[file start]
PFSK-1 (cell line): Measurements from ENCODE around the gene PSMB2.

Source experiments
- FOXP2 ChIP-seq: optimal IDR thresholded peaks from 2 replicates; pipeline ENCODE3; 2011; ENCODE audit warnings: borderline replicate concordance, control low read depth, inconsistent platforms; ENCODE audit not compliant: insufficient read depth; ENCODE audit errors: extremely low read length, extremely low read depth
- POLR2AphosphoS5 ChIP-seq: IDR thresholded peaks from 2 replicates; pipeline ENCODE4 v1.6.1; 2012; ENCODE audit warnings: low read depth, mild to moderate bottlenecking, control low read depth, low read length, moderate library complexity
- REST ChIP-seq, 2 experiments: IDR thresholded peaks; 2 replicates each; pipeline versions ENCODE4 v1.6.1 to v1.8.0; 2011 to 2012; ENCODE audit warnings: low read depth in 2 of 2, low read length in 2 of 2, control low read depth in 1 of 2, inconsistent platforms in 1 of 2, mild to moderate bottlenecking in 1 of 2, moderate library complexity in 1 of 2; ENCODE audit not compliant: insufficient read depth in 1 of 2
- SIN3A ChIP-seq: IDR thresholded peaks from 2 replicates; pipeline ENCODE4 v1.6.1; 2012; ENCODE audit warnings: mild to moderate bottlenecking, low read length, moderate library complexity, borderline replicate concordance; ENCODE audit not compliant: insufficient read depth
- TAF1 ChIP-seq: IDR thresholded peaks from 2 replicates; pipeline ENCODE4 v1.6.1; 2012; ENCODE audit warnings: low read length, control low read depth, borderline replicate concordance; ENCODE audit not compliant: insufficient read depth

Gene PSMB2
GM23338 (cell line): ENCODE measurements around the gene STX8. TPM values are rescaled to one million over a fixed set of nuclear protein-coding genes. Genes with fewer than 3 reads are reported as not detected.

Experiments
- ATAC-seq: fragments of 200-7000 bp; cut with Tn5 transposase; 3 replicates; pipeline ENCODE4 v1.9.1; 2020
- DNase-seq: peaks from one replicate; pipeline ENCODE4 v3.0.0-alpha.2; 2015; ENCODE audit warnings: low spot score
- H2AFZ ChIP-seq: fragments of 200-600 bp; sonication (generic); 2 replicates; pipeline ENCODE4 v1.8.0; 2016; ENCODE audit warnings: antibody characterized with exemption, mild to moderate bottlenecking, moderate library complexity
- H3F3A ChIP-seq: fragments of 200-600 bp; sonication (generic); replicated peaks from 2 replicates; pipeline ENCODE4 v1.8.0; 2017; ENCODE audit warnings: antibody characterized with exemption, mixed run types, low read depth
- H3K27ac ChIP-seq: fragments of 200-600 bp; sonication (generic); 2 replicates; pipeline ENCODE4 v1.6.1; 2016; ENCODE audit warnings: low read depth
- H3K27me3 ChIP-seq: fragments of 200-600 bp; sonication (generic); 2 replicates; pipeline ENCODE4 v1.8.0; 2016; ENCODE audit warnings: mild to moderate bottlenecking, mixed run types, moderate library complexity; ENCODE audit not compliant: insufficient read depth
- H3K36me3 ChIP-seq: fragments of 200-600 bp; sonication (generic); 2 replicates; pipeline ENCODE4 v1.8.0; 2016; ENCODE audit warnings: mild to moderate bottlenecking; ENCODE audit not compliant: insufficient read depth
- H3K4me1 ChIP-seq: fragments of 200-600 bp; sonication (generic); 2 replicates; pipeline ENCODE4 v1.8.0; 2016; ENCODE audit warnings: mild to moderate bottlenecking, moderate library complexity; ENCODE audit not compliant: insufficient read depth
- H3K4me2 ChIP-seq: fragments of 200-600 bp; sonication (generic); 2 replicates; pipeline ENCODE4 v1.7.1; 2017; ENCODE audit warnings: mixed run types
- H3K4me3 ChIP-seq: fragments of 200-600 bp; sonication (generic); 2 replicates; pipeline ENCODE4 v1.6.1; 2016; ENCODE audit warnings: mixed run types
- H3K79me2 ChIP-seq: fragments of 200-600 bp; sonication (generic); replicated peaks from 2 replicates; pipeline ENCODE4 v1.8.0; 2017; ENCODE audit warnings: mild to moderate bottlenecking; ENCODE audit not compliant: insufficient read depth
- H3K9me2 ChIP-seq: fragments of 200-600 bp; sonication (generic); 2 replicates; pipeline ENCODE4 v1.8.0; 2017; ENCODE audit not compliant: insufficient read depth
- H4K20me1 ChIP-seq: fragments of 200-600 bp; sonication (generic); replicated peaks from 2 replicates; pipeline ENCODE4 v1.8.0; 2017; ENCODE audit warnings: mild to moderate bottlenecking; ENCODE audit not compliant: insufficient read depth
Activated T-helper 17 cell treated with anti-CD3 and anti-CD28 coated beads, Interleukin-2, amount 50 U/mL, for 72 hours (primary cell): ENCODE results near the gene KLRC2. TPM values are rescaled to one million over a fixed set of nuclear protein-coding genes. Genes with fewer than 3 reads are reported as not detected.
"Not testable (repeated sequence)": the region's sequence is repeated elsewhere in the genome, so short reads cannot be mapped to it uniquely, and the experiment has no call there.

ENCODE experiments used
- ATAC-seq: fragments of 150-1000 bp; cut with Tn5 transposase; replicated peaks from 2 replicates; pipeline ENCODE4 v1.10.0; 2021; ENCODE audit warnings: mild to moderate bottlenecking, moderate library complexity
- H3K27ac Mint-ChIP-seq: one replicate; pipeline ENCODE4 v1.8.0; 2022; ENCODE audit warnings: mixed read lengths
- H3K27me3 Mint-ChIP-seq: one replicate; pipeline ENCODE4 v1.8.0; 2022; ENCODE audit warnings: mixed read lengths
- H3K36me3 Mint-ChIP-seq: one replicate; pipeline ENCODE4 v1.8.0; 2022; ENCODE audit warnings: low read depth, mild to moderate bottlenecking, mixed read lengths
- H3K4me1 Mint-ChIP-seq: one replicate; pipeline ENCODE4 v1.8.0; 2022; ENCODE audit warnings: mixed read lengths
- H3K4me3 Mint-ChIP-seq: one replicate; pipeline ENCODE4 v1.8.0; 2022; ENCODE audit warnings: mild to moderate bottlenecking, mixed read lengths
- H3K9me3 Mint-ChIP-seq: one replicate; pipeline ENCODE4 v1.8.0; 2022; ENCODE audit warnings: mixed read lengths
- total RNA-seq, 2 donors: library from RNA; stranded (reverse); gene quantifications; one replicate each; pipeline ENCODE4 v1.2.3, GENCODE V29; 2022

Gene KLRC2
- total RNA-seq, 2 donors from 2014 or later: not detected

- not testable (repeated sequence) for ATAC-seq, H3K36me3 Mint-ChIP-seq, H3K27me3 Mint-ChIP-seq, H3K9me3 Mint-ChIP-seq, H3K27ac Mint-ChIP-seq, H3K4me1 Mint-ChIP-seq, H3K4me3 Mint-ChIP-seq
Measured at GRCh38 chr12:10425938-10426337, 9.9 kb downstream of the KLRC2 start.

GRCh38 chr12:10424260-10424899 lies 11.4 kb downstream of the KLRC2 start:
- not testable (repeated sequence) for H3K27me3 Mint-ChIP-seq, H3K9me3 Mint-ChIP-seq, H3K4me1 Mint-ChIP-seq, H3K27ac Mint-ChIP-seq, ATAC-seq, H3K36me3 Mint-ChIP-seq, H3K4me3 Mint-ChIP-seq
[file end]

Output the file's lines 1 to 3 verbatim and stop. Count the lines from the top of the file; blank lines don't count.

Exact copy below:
PFSK-1 (cell line): Measurements from ENCODE around the gene PSMB2.

Source experiments
- FOXP2 ChIP-seq: optimal IDR thresholded peaks from 2 replicates; pipeline ENCODE3; 2011; ENCODE audit warnings: borderline replicate concordance, control low read depth, inconsistent platforms; ENCODE audit not compliant: insufficient read depth; ENCODE audit errors: extremely low read length, extremely low read depth